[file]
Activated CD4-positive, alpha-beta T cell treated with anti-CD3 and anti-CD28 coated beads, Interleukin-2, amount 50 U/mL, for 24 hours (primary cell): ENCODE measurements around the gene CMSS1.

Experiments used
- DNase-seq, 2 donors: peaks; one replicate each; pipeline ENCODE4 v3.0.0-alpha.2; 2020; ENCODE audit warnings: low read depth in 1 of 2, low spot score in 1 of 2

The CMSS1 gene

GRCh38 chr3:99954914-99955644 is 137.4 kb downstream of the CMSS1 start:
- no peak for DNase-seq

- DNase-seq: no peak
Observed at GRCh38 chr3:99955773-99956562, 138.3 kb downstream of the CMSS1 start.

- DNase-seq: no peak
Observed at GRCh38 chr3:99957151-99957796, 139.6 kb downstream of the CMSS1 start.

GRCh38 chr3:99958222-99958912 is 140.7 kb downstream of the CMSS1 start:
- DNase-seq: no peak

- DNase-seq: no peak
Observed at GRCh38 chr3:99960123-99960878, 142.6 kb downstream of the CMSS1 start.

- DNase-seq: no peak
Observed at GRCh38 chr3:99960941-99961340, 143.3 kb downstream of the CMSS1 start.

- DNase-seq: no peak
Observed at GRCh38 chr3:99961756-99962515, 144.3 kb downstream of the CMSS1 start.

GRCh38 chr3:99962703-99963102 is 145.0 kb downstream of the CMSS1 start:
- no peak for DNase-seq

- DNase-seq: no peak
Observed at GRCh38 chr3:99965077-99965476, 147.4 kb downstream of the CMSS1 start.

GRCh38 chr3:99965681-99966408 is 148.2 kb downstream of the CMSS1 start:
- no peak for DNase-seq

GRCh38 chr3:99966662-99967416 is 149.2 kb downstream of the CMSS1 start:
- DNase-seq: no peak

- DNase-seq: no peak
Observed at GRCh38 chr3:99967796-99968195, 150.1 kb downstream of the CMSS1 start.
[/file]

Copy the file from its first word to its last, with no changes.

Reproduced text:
Activated CD4-positive, alpha-beta T cell treated with anti-CD3 and anti-CD28 coated beads, Interleukin-2, amount 50 U/mL, for 24 hours (primary cell): ENCODE measurements around the gene CMSS1.

Experiments used
- DNase-seq, 2 donors: peaks; one replicate each; pipeline ENCODE4 v3.0.0-alpha.2; 2020; ENCODE audit warnings: low read depth in 1 of 2, low spot score in 1 of 2

The CMSS1 gene

GRCh38 chr3:99954914-99955644 is 137.4 kb downstream of the CMSS1 start:
- no peak for DNase-seq

- DNase-seq: no peak
Observed at GRCh38 chr3:99955773-99956562, 138.3 kb downstream of the CMSS1 start.

- DNase-seq: no peak
Observed at GRCh38 chr3:99957151-99957796, 139.6 kb downstream of the CMSS1 start.

GRCh38 chr3:99958222-99958912 is 140.7 kb downstream of the CMSS1 start:
- DNase-seq: no peak

- DNase-seq: no peak
Observed at GRCh38 chr3:99960123-99960878, 142.6 kb downstream of the CMSS1 start.

- DNase-seq: no peak
Observed at GRCh38 chr3:99960941-99961340, 143.3 kb downstream of the CMSS1 start.

- DNase-seq: no peak
Observed at GRCh38 chr3:99961756-99962515, 144.3 kb downstream of the CMSS1 start.

GRCh38 chr3:99962703-99963102 is 145.0 kb downstream of the CMSS1 start:
- no peak for DNase-seq

- DNase-seq: no peak
Observed at GRCh38 chr3:99965077-99965476, 147.4 kb downstream of the CMSS1 start.

GRCh38 chr3:99965681-99966408 is 148.2 kb downstream of the CMSS1 start:
- no peak for DNase-seq

GRCh38 chr3:99966662-99967416 is 149.2 kb downstream of the CMSS1 start:
- DNase-seq: no peak

- DNase-seq: no peak
Observed at GRCh38 chr3:99967796-99968195, 150.1 kb downstream of the CMSS1 start.